A healthy market requires, as Origin Oman insists, that consumers fully gather information about available local alternatives before they make purchasing decisions, in full awareness that every Rial spent locally will have two to four times more benefit than a Rial spent non-locally. In fact, Origin Oman-style campaigns often turn out to be the best way to develop prosperous links to the global economy.

Why the recent interest in local products?
The notion of local products is not a new principle. Most products start their life produced for local sale. The revival of interest in buying goods, food and services from closer to home is stimulated by desire for quality, originality, a concern for the environment and a will to invest in our local communities.

There has been a recent resurgence in interest in buying locally for a number of reasons. We have seen growing concern for the environment, for example, the transport required to bring products and produce to market. This is coupled with nostalgia for the kind of relationship that goes hand-in-hand with the selling of local products. Also, links to tourism have meant that people exploring new cultures take an interest in locally made products and fare, whether they are visitors from other countries or other parts of Oman.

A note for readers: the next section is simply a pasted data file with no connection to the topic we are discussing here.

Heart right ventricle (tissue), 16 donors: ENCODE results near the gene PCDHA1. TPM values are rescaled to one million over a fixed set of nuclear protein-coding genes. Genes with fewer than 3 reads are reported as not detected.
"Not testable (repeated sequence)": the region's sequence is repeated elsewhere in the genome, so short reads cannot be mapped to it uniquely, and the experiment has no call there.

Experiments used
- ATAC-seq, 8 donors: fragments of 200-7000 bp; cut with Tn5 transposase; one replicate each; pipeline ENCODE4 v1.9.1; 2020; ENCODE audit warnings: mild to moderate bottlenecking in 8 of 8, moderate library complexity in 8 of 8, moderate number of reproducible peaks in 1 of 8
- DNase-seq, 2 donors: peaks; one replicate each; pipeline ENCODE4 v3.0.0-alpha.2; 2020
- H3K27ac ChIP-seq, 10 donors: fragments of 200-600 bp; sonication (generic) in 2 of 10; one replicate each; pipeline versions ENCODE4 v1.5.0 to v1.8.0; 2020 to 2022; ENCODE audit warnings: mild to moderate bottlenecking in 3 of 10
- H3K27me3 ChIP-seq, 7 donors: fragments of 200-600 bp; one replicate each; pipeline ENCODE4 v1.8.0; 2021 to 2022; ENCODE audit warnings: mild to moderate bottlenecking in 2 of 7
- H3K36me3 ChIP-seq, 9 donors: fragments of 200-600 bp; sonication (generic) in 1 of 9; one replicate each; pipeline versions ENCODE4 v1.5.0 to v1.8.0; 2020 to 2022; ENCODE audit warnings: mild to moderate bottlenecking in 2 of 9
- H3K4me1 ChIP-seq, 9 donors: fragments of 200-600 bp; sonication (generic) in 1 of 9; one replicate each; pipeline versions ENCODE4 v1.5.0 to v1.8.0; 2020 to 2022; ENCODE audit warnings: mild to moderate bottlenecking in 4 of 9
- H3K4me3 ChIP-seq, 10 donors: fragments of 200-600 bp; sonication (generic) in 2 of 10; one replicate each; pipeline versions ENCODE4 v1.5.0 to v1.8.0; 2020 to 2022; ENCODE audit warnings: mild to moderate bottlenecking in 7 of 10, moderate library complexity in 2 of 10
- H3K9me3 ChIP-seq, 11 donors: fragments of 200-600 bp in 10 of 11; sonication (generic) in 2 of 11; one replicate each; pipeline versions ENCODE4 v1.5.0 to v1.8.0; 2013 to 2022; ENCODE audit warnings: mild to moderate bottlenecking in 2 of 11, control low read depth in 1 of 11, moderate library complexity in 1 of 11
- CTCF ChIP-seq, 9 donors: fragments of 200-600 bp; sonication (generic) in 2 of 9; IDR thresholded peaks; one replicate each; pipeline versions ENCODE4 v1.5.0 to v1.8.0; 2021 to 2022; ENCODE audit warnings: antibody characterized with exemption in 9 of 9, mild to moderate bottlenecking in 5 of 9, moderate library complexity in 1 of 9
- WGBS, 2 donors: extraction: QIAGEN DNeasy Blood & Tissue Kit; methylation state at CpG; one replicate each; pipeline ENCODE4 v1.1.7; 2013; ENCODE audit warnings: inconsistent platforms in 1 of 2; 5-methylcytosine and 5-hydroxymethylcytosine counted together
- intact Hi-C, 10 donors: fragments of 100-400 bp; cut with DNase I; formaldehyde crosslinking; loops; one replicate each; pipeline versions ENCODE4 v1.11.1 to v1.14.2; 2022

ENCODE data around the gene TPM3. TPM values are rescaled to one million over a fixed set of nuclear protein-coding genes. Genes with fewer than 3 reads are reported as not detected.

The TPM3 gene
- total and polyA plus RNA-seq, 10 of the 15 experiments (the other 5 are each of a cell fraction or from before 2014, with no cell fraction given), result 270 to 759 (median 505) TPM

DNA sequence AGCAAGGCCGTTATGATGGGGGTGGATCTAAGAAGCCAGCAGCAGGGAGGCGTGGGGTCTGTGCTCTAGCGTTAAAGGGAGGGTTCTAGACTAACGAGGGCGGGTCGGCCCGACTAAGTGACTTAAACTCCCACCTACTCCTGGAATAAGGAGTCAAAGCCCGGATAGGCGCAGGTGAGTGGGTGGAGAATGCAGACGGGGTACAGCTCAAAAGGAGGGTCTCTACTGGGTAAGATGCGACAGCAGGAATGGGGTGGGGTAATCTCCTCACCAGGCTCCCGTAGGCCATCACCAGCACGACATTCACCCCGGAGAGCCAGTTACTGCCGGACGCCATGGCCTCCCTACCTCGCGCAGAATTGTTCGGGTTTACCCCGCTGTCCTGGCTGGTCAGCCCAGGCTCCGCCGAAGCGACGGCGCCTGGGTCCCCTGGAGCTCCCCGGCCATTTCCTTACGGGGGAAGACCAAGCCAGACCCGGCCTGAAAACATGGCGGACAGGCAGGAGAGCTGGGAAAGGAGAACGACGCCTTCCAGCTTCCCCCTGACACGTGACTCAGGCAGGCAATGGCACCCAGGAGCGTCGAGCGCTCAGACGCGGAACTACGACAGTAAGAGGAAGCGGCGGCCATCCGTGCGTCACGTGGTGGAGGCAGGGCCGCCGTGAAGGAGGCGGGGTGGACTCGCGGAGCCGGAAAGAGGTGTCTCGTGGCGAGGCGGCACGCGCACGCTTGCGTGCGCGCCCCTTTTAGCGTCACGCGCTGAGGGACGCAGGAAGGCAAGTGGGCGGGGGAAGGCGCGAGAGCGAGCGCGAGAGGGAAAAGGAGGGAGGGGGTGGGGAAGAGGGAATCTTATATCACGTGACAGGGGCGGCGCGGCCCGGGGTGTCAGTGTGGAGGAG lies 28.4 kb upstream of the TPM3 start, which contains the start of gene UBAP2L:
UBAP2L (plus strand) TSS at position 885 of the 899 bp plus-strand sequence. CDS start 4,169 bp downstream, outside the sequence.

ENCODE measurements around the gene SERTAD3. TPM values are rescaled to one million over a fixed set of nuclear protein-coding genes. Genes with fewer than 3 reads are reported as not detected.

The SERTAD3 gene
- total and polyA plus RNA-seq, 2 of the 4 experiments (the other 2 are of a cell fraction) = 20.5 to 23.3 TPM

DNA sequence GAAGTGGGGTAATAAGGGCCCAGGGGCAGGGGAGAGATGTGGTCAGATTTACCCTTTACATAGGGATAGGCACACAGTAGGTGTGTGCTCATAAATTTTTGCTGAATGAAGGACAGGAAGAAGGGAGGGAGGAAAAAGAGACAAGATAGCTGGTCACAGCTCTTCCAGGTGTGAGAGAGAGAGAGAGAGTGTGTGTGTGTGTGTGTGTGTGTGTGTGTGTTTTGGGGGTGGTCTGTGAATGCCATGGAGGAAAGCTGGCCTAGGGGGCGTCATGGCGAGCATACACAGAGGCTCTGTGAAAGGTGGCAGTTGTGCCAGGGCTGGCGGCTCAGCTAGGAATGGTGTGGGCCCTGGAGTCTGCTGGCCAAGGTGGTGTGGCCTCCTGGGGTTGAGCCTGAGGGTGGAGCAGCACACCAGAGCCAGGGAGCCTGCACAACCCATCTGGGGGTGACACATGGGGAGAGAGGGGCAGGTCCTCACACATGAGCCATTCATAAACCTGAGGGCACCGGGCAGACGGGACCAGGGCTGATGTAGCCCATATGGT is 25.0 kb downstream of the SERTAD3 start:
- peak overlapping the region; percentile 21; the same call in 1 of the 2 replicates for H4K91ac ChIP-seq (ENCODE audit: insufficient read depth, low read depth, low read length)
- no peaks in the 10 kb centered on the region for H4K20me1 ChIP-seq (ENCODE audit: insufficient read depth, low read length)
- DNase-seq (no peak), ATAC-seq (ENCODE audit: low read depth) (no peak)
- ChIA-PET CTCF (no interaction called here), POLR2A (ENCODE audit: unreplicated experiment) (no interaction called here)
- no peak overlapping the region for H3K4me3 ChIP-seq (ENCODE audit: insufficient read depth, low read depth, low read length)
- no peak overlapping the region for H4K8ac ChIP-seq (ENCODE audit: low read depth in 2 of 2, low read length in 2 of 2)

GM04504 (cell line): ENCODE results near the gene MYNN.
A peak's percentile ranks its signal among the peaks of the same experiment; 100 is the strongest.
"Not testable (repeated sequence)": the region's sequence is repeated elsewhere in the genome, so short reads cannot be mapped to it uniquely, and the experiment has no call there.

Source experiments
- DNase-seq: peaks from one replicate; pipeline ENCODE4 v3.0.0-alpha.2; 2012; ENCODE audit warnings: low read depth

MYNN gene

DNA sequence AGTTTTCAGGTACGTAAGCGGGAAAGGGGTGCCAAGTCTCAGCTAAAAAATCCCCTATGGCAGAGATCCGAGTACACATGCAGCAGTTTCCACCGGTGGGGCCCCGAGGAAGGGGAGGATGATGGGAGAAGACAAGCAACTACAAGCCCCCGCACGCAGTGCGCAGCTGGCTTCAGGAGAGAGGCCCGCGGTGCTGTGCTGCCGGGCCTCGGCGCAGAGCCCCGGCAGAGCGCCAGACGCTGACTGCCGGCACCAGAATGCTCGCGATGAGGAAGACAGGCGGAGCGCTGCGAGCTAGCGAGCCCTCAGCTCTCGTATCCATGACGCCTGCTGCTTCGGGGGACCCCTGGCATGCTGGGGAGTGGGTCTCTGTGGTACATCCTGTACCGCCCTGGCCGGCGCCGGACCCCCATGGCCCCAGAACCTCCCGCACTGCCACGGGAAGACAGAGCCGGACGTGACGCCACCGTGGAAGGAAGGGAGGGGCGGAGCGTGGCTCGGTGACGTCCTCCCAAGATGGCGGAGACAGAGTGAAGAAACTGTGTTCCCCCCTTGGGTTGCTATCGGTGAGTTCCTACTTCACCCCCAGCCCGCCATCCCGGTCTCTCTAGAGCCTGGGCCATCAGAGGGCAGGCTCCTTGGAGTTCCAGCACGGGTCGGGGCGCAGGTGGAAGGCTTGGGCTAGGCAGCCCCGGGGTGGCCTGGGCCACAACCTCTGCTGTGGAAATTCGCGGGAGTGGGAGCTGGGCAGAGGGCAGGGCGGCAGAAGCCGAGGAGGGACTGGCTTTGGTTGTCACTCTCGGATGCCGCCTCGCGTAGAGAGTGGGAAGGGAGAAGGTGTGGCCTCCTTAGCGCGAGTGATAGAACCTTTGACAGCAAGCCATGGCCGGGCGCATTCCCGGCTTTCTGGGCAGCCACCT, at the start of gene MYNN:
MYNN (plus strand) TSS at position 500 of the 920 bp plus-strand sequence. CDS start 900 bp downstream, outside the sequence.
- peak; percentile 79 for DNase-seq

The principle behind local products is that they should give that distinctive difference, offering the consumer a product which reflects their understanding of being locally provided. While there are differing definitions of what ‘local’ means, we should allow the consumer to make that decision. The key in much of this is the authenticity of the product and the trust generated by forming a relationship between manufacturer, grower and consumer.

When considering local products, it is important to note the effect that key trends and influences have over consumer choice. Consumers have varying levels of concern and desire about issues such as health and the environment. In terms of health, consumers increasingly seek out fresh, quality produce, in which they can invest a level of trust. The trust relationship in local foods is often reinforced by the direct selling relationship between producer and consumer. Additionally, consumers are becoming increasingly aware of a need to reduce food kilometres - the distance which goods and produce must travel to reach the market. There are also connected concerns over levels of energy use, and for this reason products which have low levels of energy use, or involving sustainable sources of energy have extra appeal to Oman-based consumers.